The deeper we traveled into the center of mainland Greece, the more beautiful and serene it became. Villages perched on hillsides had an ambience of wellbeing in spite of the ongoing financial crisis. Perhaps it was the friendliness of the people or the care of the surroundings that impressed us or maybe just the welcome greenness of it all in contrast to the dry landscape of Crete. In any case, there was a profound beauty to this place that surprised us and deepened our appreciation of Greece.
Our destination was ultimately the magical land of Meteora but along the way we stopped and took in what the rest of this area had to offer. It was a very warm day as we traveled in our little rental car towards the ancient site of Delphi. Stopping off in the village of Arachova, a popular hotspot for the winter ski crowds, proved to be a good idea as we explored around corners, walked the tight little streets and ended up indulging in some cold “freddo cappuccinos” at a table in a café overlooking an expansive view of the mountains.
The approach to Delphi is stunning. Its location high on the slope of Mt. Parnassus is both beautiful and perplexing. Why, of all places, did the ancients choose here to build one of the grandest centers of the ancient world for religion, art, music and sports? The answer is rooted in Greek mythology. Legend explains that when Zeus released two eagles from opposite ends of the earth it was above this site that their paths crossed in the sky and it was here that the center of the earth, the “omphalos” or bellybutton of the world, was established. High and mighty rulers as well as low and humble peasants of the ancient world from the 8th century BC up until the arrival of the Romans in 191 BC journeyed here to the dwelling place of the god Apollo to seek wisdom and advice from the Oracle of Delphi (a priestess and spokesperson for Apollo) who sat in the temple, inhaling hallucinogenic vapors and spilling out curious prophecies.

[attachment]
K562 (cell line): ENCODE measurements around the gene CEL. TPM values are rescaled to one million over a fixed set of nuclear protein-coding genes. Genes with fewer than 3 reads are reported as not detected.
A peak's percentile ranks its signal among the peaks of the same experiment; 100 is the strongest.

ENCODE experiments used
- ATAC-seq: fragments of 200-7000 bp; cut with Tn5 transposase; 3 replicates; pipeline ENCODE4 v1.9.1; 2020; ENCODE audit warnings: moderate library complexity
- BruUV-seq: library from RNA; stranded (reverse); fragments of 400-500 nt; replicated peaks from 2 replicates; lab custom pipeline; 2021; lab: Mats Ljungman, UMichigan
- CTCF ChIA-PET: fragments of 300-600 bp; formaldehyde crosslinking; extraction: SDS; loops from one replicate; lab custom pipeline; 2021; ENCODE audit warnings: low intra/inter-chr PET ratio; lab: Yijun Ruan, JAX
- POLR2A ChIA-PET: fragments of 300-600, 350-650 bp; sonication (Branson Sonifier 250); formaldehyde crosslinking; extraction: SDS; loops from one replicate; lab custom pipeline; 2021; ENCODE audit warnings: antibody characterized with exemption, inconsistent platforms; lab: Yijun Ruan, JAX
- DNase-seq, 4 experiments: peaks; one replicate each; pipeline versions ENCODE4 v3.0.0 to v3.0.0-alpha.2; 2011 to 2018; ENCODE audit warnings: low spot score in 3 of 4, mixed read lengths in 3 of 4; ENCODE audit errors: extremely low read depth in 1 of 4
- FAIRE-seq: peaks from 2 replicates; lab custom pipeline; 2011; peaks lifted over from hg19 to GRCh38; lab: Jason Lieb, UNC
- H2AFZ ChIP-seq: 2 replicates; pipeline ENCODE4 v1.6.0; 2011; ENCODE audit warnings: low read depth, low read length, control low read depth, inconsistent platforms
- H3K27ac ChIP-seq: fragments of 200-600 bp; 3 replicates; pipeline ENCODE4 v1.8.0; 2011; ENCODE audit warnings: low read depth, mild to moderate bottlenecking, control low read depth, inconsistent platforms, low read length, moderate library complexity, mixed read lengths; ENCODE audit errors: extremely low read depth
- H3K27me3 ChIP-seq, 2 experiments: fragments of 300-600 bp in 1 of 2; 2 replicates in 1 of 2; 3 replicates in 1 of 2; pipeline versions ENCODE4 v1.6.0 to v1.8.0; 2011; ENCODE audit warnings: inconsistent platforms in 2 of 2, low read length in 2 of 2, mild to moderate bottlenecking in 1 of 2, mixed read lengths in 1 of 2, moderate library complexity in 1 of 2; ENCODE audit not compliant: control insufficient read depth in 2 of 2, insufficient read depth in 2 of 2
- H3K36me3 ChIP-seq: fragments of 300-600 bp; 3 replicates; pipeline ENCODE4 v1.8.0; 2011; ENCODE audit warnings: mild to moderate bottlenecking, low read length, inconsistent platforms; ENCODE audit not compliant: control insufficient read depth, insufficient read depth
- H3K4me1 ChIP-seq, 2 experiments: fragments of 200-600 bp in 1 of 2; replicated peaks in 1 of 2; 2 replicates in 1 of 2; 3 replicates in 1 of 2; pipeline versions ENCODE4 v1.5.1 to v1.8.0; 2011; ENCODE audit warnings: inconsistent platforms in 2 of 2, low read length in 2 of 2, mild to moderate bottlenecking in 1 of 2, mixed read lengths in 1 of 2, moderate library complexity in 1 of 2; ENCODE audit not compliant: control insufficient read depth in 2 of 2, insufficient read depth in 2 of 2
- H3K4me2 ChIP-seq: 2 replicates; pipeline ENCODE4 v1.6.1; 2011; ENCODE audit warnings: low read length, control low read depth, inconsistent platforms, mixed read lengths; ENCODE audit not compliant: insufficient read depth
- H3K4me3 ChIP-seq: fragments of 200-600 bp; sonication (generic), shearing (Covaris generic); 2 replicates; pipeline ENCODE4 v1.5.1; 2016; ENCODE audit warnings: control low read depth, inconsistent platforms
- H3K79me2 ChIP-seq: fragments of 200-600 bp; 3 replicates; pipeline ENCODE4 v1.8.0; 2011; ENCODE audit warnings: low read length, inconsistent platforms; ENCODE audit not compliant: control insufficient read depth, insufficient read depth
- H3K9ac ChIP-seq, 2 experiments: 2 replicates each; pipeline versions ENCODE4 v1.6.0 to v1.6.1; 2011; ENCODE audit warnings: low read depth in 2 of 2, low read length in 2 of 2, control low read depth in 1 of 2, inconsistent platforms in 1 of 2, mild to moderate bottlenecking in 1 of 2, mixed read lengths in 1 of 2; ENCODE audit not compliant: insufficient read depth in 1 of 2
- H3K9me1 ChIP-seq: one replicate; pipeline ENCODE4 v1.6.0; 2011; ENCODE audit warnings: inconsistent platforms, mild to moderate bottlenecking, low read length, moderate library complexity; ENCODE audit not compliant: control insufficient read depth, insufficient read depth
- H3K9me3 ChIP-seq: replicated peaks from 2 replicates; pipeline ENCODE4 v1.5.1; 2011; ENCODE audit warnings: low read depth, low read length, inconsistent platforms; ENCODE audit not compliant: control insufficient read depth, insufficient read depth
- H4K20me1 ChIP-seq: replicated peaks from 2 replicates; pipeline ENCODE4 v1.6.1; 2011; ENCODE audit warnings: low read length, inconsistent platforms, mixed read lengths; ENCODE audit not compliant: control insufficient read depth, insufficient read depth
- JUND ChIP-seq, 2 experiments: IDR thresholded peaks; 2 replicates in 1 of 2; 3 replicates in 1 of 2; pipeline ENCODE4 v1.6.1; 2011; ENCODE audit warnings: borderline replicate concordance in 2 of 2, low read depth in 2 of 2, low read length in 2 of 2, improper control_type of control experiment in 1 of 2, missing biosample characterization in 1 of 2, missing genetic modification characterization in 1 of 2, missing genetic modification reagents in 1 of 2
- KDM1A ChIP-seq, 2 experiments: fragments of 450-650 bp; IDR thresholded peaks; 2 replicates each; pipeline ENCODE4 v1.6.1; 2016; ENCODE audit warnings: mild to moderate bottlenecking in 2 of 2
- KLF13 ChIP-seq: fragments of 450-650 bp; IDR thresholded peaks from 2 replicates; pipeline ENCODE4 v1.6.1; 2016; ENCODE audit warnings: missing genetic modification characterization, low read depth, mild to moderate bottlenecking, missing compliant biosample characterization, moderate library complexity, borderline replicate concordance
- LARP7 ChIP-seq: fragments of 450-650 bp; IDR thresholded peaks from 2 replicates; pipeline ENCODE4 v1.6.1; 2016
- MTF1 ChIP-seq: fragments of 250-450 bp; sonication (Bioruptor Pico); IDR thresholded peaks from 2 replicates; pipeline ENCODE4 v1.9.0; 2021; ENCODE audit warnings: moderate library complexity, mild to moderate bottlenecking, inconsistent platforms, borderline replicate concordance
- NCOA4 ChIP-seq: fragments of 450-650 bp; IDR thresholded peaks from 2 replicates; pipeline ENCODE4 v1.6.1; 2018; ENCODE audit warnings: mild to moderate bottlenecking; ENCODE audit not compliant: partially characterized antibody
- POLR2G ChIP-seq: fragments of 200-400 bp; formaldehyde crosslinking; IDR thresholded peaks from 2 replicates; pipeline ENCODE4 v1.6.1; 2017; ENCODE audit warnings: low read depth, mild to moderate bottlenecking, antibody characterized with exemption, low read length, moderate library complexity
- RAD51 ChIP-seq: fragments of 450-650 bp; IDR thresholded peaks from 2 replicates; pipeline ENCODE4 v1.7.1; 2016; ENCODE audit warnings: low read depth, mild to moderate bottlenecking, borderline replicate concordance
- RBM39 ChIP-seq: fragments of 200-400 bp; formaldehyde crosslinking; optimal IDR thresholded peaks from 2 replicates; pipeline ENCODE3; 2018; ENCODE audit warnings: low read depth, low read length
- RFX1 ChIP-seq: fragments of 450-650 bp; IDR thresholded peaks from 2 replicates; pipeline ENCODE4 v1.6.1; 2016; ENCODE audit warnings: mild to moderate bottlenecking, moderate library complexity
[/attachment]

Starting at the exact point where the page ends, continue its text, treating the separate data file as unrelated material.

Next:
Visitors to Delphi, both then and now, zigzag up the path of the Sacred Way towards the temple mount, vaguely reminiscent of Disneyland queues where the line is part of the ride. There are inscriptions to read, statues to ponder, architecture to admire and in ancient times, poets and statesmen to entertain.
Although the main draw to Delphi was of a religious nature, this site was also the center of a huge festival showcasing theater, poetry and music. Later, athletic events were added and the festival was dubbed the Pythian games held every four years – a precursor to the modern Olympic games.
They must have been serious about their festivals because the theatre in Delphi, built 2,500 years ago, rivals that of other large theaters as the finest in Greece. The 655 foot long stadium that held 7,000 spectators is equally impressive.
If you plan to visit Delphi, don’t miss the nicely designed museum and, for Delphi in a nutshell, check out Rick Steve’s video here:
Because of the heat, it’s not the best place to visit in the summer, but we have no regrets and are so glad we didn’t miss it on our journey north to Meteora – next blog!